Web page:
What Are PFAS?

PFAS are a group of toxic and invisible man-made chemicals — short for per- and poly-fluoroalkyl chemical substances — that are used commonly in everyday consumer products, manufacturing and industry, and in firefighting foams.

You will also hear PFAS referred to as “forever chemicals” because they were designed to be indestructible, made by one of the strongest bonds known in organic chemistry (carbon-fluorine bonds). Because of this, they accumulate easily, stick around in our environment, and are very persistent in our bodies.

Even the smallest amount of PFAS chemicals pose serious risks to us and our environment — so small that most commonly PFAS are measured in parts per trillion (1 PPT = a single drop of PFAS in an Olympic size swimming pool).

It is important to know that when we are talking about PFAS we are referring to a class of chemicals. This means that PFAS is the category of chemicals, and within that category are thousands of other specific fluorinated chemicals such as PFOS, PFOA, PFHxS, GenX, etc.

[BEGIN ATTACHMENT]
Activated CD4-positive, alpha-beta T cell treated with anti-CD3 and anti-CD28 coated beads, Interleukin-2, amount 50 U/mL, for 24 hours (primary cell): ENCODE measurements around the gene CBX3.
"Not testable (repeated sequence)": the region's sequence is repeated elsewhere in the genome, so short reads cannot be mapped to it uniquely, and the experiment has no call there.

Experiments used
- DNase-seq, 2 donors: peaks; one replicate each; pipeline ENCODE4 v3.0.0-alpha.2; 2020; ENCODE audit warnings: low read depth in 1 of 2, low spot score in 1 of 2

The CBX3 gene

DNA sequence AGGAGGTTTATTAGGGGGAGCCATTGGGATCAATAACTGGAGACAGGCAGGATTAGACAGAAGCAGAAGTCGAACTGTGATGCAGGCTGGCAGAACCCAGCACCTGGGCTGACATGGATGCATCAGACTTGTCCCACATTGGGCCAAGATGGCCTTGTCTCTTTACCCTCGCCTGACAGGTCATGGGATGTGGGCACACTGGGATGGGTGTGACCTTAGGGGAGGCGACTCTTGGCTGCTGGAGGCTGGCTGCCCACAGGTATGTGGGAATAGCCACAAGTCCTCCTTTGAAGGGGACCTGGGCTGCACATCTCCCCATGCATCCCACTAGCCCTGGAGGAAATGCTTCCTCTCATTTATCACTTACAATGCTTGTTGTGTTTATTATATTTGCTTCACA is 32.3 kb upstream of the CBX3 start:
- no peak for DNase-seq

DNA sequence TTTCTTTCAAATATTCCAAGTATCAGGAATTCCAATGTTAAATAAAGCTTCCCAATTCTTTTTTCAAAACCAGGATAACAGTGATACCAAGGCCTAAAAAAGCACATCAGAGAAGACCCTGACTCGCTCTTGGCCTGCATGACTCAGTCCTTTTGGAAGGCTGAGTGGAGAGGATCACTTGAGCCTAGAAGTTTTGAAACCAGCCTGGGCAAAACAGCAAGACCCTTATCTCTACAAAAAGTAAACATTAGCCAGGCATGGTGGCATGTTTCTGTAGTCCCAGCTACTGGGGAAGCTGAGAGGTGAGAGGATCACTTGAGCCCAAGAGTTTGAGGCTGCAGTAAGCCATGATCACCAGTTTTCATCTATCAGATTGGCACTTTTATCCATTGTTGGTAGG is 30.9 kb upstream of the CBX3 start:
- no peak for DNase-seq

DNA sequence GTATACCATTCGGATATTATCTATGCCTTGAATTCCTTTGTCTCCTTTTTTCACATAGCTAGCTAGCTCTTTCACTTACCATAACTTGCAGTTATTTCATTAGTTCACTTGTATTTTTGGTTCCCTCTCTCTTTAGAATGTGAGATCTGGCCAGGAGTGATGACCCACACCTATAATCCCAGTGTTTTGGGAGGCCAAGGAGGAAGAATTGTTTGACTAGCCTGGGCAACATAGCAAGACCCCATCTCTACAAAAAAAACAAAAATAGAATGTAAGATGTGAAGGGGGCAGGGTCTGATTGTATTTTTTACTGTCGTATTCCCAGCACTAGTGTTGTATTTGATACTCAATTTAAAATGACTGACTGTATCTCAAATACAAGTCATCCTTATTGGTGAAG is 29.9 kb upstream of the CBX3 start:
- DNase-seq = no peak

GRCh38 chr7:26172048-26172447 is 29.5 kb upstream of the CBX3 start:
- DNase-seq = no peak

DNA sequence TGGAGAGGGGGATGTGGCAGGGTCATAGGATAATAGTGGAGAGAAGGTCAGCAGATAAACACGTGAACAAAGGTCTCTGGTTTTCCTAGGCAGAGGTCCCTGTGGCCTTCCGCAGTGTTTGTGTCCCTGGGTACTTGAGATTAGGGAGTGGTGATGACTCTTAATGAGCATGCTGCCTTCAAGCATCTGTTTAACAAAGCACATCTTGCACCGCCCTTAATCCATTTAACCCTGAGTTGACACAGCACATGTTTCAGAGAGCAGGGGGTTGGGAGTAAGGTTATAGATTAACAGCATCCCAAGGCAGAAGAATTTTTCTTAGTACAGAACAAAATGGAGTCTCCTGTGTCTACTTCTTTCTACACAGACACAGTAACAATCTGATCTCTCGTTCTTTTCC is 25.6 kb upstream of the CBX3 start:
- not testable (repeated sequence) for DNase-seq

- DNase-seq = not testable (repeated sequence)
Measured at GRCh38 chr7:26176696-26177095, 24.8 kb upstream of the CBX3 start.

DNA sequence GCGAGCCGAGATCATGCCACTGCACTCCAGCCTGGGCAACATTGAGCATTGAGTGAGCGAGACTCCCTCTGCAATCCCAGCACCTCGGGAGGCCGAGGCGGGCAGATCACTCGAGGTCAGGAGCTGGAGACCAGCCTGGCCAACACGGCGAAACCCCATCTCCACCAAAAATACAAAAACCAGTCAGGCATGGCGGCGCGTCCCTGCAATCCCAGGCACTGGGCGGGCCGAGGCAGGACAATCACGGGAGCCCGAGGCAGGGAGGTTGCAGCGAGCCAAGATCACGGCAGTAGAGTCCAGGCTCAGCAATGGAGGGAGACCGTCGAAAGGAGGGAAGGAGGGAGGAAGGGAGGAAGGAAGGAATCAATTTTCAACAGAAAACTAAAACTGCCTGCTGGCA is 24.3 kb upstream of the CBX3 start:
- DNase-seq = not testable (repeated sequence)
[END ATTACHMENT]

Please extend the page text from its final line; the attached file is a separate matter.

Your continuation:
There are a variety of ways that people can be exposed to toxic PFAS, including exposure to products containing PFAS and ingestion of PFAS contaminated food or water. 

Health experts are most concerned about people ingesting PFAS. This includes not only drinking water that is contaminated with PFAS, but also consuming food contaminated by PFAS. Ingestion is the most common route of exposure for all Americans, so it is important to be aware of any PFAS contamination sites within your community. 

Though much of the public concern is around ingestion, it is important to know that PFAS can also be inhaled and absorbed through the skin.